From the opening credits of "Neighboring Sounds," when the usual end-roll cast list appears before the first scene, auds know Kleber Mendonca Filho is looking to upend expectations.
From the opening credits of “Neighboring Sounds,” when the usual end-roll cast list appears before the first scene, auds know Kleber Mendonca Filho is looking to upend expectations. Once the pic proper begins, it’s equally clear this exceptionally talented helmer understands exactly what he’s doing and why. Those familiar with his award-winning shorts will recognize certain themes and even scenes, but Filho hones his vision into a powerful yet subtle X-ray of contempo Brazilian society as seen on one upmarket street. Superbly constructed, skillfully acted and beautifully lensed, “Sounds” should have made a bigger noise at Rotterdam.
Notwithstanding a lone Fipresci prize following its premiere, the pic is certain to captivate fest programmers and attendees. Buyers should take a look, since this is one example of a Brazilian film that needn’t feature a lot of stomping around the favelas to stand strong in international arthouse markets.
The setting is the city of Recife, on a street near the sea where only two single-family houses remain amid a welter of concrete apartment buildings. Filho divides the film into three chapters of varying lengths, effortlessly weaving together his characters while slipping in small details that cumulatively speak of class, race and the nation’s uneasy past.
Beatriz (Maeve Jinkings) is seen almost always in her apartment, an airy setup with all the appurtenances of the middle class. She’s got a hard-working husband and two nice kids supplementing school hours with private lessons in English and Mandarin. Of course she has certain needs: She secretly smokes weed and uses the wildly spinning washing machine to get off (Filho first engaged with these ideas in his short “Eletrodomestica”).
Beatriz’s street is largely owned by Francisco (renaissance man W.J. Solha), a paterfamilias of the old school with deep ties to his estate in the countryside. Grandson Dinho (Yuri Holanda) is the bad boy of the family, but Francisco shields him, much to the annoyance of his other grandson, Joao (Gustavo Jahn), who suspects his first cousin of breaking into his new girlfriend’s car.
Just arrived on the street is a private security team captained by Clodoaldo (Irandhir Santos), who convinces residents their services are needed. Viewers know the protection required is from inner, not outer demons, but then at the very end, Clodoaldo’s presence in that particular road becomes shockingly, unexpectedly clear.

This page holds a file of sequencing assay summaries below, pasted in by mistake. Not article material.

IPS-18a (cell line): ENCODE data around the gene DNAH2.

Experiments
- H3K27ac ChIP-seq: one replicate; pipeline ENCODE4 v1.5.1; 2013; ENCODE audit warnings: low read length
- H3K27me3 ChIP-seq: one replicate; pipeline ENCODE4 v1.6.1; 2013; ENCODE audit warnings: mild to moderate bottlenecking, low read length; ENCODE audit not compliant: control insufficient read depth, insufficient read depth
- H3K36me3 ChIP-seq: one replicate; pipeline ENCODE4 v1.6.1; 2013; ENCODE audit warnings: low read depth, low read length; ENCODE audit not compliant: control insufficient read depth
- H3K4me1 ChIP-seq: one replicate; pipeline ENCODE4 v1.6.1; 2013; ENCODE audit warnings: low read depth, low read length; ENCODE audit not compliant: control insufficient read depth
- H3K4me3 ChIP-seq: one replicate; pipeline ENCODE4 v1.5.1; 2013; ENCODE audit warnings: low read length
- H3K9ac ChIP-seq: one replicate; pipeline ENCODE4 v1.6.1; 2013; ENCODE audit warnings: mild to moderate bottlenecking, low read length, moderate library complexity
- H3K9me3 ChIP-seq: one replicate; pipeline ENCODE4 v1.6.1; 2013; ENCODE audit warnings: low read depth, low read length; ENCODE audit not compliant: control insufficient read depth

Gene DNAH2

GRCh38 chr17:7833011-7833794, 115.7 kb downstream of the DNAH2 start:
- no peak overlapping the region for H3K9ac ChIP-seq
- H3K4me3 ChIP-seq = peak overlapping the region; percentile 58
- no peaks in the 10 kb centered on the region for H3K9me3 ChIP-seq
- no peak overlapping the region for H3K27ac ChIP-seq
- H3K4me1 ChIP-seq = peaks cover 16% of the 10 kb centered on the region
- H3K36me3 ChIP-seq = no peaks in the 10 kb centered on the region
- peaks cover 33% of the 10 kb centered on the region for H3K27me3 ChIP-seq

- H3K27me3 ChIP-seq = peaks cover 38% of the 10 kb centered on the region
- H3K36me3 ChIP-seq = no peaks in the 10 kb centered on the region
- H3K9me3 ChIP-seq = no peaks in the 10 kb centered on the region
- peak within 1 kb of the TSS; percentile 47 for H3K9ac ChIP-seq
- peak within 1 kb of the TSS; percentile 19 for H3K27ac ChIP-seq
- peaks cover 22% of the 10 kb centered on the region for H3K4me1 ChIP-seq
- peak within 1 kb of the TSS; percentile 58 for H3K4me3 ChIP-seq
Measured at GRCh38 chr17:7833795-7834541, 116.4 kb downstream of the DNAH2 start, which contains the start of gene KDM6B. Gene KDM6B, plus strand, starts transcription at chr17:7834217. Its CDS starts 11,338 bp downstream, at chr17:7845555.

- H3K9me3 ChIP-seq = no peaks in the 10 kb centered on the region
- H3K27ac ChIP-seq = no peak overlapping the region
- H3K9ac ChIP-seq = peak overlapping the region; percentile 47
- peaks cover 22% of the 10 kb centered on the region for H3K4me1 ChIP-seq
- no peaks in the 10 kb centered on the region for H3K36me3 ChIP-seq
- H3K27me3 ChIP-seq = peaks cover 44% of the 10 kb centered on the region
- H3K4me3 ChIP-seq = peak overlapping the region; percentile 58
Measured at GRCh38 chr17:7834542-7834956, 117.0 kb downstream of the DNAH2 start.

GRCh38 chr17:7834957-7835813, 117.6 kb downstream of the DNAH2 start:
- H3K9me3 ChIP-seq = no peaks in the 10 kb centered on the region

That Filho can juggle so many important issues without being heavyhanded or dropping even one speaks volumes about his strengths as scripter, helmer and co-editor. “Neighboring Sounds” captures the very fabric of Brazilian society, whose seemingly porous hierarchies prove to be prohibitively rigid. It also catches the relationships between servants and employers, the subtleties of race, the perpetuation of privilege, the isolationism of consumerism, and then, in one breathtaking moment, effortlessly incorporates the legacy of Brazil’s dictatorship.
All this is achieved thanks to a remarkable editing job by Filho and Joao Maria, and expert lensing by Pedro Sotero and Fabricio Tadeu. Visuals take full advantage of the widescreen, making the characters seem like figures trapped in a diorama where the street and the apartments are hermetic worlds. Tellingly, only Francisco, representative of old-guard power, freely negotiates outside the neighborhood, swimming one night in shark-infested waters and later relaxing in the colonial comforts of the family plantation. Beatriz is seen driving outside, but only Francisco and his kin believe they can treat the world as their oyster.
Camera angles as well as art direction convey the sense of homes as dwellings barred to keep the unknown out and residents in place, figuratively and literally. Yet even in these safe havens, uneasiness creeps in, whether from a dog’s constant barking or an invasion nightmare too frightening to contemplate. Tying it all up is a highly sophisticated use of music and sound.